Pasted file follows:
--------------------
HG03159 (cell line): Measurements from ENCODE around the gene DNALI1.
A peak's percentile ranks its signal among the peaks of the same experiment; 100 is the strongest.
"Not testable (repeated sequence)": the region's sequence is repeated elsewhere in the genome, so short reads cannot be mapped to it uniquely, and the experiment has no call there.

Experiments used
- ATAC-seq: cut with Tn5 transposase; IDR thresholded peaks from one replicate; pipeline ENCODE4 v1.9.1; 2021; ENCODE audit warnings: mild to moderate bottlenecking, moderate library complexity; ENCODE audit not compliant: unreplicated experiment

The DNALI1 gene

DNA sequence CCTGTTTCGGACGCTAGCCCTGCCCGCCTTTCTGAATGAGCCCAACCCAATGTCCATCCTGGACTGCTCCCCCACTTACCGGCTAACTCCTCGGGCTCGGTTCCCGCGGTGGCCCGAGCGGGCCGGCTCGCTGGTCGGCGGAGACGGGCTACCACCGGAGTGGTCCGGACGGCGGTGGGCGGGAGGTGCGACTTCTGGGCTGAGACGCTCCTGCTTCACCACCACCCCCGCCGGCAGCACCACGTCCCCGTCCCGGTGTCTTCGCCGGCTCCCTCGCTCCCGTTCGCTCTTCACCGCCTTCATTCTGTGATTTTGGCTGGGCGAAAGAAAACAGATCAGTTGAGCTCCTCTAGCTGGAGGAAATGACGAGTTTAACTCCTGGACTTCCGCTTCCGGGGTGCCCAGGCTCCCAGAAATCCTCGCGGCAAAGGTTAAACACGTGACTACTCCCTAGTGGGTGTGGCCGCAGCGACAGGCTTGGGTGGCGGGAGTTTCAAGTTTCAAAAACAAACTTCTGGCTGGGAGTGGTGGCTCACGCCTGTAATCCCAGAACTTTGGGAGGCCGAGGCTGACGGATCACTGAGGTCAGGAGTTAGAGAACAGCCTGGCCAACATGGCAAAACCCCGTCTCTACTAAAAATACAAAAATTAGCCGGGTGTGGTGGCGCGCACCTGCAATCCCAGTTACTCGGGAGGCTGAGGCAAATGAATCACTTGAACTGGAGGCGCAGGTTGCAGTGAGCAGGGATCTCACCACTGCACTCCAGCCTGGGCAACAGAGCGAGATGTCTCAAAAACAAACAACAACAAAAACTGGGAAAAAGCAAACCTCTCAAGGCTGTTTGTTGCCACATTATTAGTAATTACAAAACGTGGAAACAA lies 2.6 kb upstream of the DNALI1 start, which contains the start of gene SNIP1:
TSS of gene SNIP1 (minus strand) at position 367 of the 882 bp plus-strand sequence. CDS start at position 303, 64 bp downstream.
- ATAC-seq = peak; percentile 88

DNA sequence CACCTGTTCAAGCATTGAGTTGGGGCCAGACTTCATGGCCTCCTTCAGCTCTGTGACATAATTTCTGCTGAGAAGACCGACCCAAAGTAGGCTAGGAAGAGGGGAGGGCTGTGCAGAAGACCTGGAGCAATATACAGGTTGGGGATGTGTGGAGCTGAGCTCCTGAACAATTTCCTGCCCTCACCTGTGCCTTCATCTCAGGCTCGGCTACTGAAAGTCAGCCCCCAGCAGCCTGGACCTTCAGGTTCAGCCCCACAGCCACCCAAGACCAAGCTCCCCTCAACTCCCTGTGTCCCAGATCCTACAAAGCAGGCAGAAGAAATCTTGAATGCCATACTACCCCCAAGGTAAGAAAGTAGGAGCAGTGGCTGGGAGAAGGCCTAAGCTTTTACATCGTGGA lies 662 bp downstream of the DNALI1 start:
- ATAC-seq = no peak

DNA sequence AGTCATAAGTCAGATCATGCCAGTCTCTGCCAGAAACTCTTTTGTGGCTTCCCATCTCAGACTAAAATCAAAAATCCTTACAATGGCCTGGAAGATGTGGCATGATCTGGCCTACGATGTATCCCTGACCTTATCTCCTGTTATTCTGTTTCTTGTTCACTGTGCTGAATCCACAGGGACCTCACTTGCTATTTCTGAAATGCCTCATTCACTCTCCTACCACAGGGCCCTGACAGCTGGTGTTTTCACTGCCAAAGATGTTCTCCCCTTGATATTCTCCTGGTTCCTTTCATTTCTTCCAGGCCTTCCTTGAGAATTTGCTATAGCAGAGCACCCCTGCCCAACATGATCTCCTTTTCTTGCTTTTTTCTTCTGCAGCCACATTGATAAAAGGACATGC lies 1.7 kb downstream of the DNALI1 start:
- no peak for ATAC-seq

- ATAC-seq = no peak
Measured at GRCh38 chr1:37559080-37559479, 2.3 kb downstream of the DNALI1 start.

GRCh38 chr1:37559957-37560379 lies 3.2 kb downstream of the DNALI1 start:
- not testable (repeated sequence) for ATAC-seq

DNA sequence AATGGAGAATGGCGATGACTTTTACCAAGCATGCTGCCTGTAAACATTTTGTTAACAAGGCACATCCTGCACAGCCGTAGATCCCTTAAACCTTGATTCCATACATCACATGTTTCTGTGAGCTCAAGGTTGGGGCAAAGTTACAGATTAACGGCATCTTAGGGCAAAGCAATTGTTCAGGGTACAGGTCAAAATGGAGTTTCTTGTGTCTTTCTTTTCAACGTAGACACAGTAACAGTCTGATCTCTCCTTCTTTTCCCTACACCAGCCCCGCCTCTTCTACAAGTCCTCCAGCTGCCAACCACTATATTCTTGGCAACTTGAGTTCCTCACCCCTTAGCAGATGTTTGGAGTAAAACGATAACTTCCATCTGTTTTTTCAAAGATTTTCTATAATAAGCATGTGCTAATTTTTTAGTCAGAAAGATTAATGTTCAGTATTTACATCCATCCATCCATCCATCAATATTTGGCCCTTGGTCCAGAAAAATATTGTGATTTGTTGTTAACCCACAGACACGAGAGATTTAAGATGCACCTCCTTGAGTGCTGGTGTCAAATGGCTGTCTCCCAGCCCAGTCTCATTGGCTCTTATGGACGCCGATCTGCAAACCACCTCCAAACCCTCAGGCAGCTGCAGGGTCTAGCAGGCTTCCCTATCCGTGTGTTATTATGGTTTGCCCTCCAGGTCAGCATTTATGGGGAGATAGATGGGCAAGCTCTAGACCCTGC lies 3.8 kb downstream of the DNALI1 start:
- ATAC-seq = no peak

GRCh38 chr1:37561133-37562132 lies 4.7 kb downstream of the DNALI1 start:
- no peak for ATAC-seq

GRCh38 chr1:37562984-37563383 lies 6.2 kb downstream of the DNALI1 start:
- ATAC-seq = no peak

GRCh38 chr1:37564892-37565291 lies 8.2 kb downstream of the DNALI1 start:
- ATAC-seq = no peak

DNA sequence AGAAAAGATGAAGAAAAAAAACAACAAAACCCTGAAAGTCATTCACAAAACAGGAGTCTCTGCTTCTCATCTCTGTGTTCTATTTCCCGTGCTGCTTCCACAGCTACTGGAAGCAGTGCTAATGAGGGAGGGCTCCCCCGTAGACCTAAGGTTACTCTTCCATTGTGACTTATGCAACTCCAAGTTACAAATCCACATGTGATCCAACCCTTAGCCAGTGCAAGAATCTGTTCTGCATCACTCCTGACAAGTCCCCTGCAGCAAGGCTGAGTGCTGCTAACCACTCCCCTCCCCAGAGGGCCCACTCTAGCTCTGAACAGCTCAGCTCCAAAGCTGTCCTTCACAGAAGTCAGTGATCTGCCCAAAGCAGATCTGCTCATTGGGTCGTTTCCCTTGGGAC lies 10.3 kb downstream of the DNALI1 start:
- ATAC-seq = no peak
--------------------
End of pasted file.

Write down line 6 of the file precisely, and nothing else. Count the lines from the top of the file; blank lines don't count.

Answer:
The DNALI1 gene